“Crime Stories: Photography And Foul Play” At The Metropolitan Museum of Art

Bettman/CORBIS, Courtesy the Metropolitan Museum of Art
The Metropolitan Museum of Art

“Summary Chart of Physical Traits for the Study or the ‘Portrait Parlé,'” ca. 1909. Photo: The Metropolitan Museum of Art

New York City’s Metropolitan Museum of Art has an exhibit currently on view in its Howard Gilman Gallery called “Crime Stories: Photography and Foul Play,” which acknowledges the artistic appeal of crime-scene and police photography. The exhibit itself is small, 70 works, but worth seeing for it’s curated selection of important crime photographs. There are also a few examples of contemporary art that have been inspired by crime documentation, such as pieces by Richard Avedon and Andy Warhol.

The photos range in age from the 1850s to the present, and most are either in sepia or black-and-white. The lack of color in the images lessens any gory impact of blood stains, and gives the pictures the feeling of old movie stills.

Some of the images are mug shots, and others from when different types of records of physical traits of criminals were kept. In the 19th and early 20th centuries, prisoners were not only photographed, but measurements were taken of various body parts and their physical descriptions were annotated, including any scars and tattoos. One intriguing image is a French collection of various physical traits for reference in describing prisoners.

Metropolitan Museum of Art

“Automobile Murder Scene,” 1935. Photo: Metropolitan Museum of Art.

Weegee (Arthur Fellig) /International Center of Photography/Getty Images, courtesy of the Metropolitan Museum of Art

Weegee’s “Human Head Cake Box Murder,” 1940. Photo: Weegee (Arthur Fellig) /International Center of Photography/Getty Images, courtesy of the Metropolitan Museum of Art

A photo entitled “Automobile Murder Scene” by an unknown photographer from 1935, showing a woman’s stockinged feet, has almost the atmosphere of a fashion editorial image, but instead is a freeze-frame of a tragic event in someone’s life.

Renowned crime photographer Weegee, whose real name was Arthur Fellig, is represented with a 1940 photograph with the catchy and quirky title, “Human Head Cake Box Murder.” The image captures a view facing down on onlookers and another photographer as they confront the discovery of a human head inside a cake box.

Some of the images weren’t even taken deliberately
by a photographer, but are stills from security-camera footage, such as a famous picture released by the FBI in 1974 of kidnapped newspaper heiress Patty Hearst participating in a bank robbery with her Symbionese Liberation Army captors.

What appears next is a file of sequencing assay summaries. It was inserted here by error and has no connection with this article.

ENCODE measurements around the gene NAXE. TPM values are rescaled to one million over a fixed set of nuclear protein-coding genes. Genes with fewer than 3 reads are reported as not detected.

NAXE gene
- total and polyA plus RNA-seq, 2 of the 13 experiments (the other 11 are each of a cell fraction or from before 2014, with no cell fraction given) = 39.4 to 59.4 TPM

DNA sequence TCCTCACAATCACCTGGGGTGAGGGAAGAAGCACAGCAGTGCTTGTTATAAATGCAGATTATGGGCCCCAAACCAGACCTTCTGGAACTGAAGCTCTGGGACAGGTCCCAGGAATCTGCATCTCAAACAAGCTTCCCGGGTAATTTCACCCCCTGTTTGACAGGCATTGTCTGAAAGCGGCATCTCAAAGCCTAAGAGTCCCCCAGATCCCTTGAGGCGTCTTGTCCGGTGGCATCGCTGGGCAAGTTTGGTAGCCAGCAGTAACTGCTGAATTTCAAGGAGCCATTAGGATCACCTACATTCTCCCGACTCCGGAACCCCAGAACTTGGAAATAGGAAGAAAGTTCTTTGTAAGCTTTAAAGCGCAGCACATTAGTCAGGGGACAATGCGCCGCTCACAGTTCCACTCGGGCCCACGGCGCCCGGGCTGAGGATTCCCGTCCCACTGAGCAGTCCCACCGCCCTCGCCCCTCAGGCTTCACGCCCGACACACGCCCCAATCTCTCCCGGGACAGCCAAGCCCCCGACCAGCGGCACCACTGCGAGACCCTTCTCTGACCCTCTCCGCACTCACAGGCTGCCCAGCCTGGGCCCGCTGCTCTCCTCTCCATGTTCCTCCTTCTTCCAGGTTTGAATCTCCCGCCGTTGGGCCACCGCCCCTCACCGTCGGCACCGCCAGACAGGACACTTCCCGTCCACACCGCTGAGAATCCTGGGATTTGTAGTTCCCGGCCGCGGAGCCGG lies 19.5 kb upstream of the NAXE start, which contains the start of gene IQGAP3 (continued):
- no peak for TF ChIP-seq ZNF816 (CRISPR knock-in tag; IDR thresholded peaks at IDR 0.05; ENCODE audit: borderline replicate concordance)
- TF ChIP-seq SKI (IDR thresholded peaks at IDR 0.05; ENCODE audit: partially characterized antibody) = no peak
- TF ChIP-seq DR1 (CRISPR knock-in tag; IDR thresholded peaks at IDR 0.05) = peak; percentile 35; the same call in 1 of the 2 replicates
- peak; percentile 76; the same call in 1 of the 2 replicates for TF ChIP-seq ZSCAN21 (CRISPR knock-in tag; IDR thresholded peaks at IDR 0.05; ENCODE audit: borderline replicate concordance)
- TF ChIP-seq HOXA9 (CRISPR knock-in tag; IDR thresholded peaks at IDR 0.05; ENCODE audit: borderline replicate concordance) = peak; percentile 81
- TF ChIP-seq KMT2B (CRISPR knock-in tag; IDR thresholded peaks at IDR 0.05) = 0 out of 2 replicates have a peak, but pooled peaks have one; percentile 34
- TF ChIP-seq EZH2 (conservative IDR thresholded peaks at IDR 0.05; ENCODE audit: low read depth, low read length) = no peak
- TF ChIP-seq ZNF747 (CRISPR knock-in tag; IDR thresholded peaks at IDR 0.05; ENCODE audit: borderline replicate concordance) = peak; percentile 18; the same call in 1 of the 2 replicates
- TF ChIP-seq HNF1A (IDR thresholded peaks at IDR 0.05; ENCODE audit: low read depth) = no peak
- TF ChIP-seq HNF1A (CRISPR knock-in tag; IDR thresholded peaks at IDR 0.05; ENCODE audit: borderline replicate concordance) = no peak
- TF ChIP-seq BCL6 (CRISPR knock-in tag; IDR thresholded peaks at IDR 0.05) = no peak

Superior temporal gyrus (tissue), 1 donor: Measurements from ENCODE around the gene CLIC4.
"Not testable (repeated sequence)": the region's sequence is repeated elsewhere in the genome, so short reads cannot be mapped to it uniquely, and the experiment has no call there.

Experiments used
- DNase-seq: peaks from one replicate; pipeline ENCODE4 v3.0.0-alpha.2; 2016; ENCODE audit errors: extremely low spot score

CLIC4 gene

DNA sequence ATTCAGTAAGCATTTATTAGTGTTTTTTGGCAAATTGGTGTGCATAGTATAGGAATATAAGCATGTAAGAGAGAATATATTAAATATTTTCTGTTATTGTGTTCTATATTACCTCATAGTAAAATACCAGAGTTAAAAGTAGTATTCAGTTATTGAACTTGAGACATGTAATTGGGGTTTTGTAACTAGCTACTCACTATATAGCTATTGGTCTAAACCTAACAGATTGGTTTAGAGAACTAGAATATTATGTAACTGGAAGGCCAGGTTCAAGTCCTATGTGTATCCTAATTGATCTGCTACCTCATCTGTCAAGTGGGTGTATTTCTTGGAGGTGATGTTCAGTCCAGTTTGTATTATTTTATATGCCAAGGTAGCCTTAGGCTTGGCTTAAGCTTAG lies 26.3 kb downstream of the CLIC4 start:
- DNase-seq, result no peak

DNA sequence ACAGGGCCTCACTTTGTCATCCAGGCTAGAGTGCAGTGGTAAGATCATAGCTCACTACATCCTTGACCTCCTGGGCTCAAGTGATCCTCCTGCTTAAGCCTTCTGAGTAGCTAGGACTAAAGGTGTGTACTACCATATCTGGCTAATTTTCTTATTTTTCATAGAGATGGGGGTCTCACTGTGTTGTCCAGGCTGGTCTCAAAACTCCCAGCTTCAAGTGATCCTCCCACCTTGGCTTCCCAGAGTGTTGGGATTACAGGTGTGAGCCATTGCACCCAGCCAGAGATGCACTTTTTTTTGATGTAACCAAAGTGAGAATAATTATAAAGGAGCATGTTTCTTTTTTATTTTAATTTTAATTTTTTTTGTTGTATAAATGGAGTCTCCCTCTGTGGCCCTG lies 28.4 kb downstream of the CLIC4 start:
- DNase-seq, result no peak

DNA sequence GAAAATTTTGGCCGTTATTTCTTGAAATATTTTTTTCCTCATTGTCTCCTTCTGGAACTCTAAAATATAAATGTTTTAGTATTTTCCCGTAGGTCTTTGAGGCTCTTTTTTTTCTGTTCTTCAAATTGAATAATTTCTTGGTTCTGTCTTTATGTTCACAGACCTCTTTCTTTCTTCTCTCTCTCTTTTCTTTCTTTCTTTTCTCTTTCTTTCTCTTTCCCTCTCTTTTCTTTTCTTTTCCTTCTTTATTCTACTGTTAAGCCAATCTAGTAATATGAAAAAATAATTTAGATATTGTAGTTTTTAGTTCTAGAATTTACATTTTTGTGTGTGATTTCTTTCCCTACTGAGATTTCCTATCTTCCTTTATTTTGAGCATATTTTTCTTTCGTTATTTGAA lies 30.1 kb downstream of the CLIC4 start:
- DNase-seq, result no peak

Metropolitan Museum of Art

Security-camera image of Patty Hearst. Photo: Metropolitan Museum of Art

One of the more shocking photographs on display is of convicted murderer Ruth Snyder being electrocuted at Sing Sing prison in Ossining, New York in 1928. Cameras were not allowed in the room where executions took place, but journalist Tom Howard snuck in a miniature camera strapped to his ankle and managed to capture a blurry but sobering image of the event. The New York Daily News reproduced the sensational photo on its front page for two days in a row. Not only is the photograph part of this exhibit, but one of the Daily News covers is also on display, as it was found within the pages of the scrapbook of artist Walker Evans, who collected images of violence. He saved this picture of Snyder’s execution along with two other images of electric chairs, which are also hung in this exhibit.

There is also a photograph of a scrawled letter to the editor of a newspaper containing a tip about a murdered child, Billy Gaffney, from 1927. The tip described the killer as a short man who did it for money. Seven years after the crime was committed, notorious child killer and confessed cannibal Albert Fish, who was tall, confessed to Gaffney’s murder, and, as the museum’s text accompanying the photo says, Fish “had apparently not been motivated by money.”

Tom Howard, New York Daily News Archives/Getty Images, courtesy Metropolitan Museum of Art

“Electrocution of Ruth Snyder, Sing Sing Prison, Ossining, New York, 1928.” Photo: Tom Howard, New York Daily News Archives/Getty Images, courtesy Metropolitan Museum of Art

Walking through this gallery of images of criminals, death, and violence is intense, and not for everyone. But anyone with an interest in crime history or the history of photography will find it interesting and worth a look. The exhibit is on display through July 31.

Read more: Metropolitan Museum of Art

Main photo: “John Dillinger’s Feet, Chicago Morgue, 1934,” Bettman/CORBIS, Courtesy the Metropolitan Museum of Art



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